Every year in January gyms across the nation become filled with new and enthusiastic people attempting to accomplish their new year’s resolution to lose weight. People start by joining and maybe even get a coaching session or the latest weight loss supplement but by February already start to drop off from the gym. While training a client and seeing the influx of people at a normally non-peak time, we discussed what it would actually take to make people successful with their weight loss goals. Together we came up with the 3 W’s for weight loss; water, weightlifting and willpower. If people were to follow these simple rules they would significantly increase their chances of achieving their goals.
As much as 75% of Americans are considered to be chronically dehydrated, and water use is one of the most underutilized tools in weight loss. Our bodies are composed of 60% water and our muscle tissues are 75% water! Water is necessary in the uptake of nutrients and minerals into our cells and studies have been shown that just by drinking 2 glasses of water before breakfast, lunch, and dinner has shown that people eat less. Incorporating more water in the diet is essential for success. A good starting point for water consumption is to take your body weight (lbs) and drink half of that number in ounces. So a 200lb person would drink approximately 100oz of water a day. The added benefit of this is that you will have to use the restroom on a relatively consistent basis which will also get you up from your work desk and get you moving and burning more calories.
Weightlifting is the second W for realizing your weight loss goals. People still fail to realize that lifting weights actually burns more calories than running steady state cardio. When Penn State researchers put dieters into three groups—no exercise, aerobic exercise only, or aerobic exercise and weight training—they all lost around 21 pounds, but the lifters shed six more pounds of fat than those who didn’t pump iron. Why? The lifters’ loss was almost pure fat; the others lost fat and muscle. Muscle loss may drop your scale weight, but it doesn’t improve your reflection in the mirror and it makes you more likely to gain back the flab you lost.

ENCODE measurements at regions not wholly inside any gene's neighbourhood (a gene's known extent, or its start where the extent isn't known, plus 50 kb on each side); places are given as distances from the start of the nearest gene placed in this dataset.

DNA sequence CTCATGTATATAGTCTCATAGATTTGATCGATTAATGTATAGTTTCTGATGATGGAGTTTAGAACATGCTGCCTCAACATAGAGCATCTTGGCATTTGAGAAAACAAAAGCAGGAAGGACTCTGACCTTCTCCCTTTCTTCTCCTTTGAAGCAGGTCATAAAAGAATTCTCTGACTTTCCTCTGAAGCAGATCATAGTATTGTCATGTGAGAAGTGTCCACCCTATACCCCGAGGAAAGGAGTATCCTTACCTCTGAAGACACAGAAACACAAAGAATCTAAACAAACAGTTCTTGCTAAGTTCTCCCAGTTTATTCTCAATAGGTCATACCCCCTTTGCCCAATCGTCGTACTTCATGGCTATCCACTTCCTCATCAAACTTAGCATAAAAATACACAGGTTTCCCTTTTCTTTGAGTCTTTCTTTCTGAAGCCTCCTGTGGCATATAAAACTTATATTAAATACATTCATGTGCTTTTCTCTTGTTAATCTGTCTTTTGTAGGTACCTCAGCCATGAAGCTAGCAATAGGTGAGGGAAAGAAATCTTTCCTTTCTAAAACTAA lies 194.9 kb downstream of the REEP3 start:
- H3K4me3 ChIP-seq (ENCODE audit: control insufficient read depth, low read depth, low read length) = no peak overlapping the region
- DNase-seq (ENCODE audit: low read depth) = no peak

The hardest W to stay focused is willpower: The American Psychological Association calls willpower “the ability to resist short-term temptations in order to meet long-term goals.” Ultimately its hard work to lose weight and only you can resist foods that will hinder your progress, but here are several techniques to combat temptation when it arises. Set short and long-term goals to keep you motivated. It can be hard to see yourself progressing; setting short-term goals constantly allows you to see the progress within reach. It’s also important to keep track of all of the short-term goals you are achieving, whether it’s in a journal or on your computer. If you keep a list of everything you have achieved, it is a constant reminder that you do have the power to achieve your goals. If dieting is a struggle, try some of these tricks:
Keep healthy snacks on you when you feel the urge to eat, so if your blood sugar drops and you get hungry you can fill up on healthy choices. Another idea is to eat off a smaller plate, according to Cornell research, people who eat off of six-inch plates think they’re eating about 18 percent more food than they actually are. The ability to control willpower will be one of the single greatest factors to accomplish long-term success.
The 3 W’s are a simple approach to making 2015 a healthier year. By drinking water, lifting weights, and starting with a plan for willpower should set your year for great results.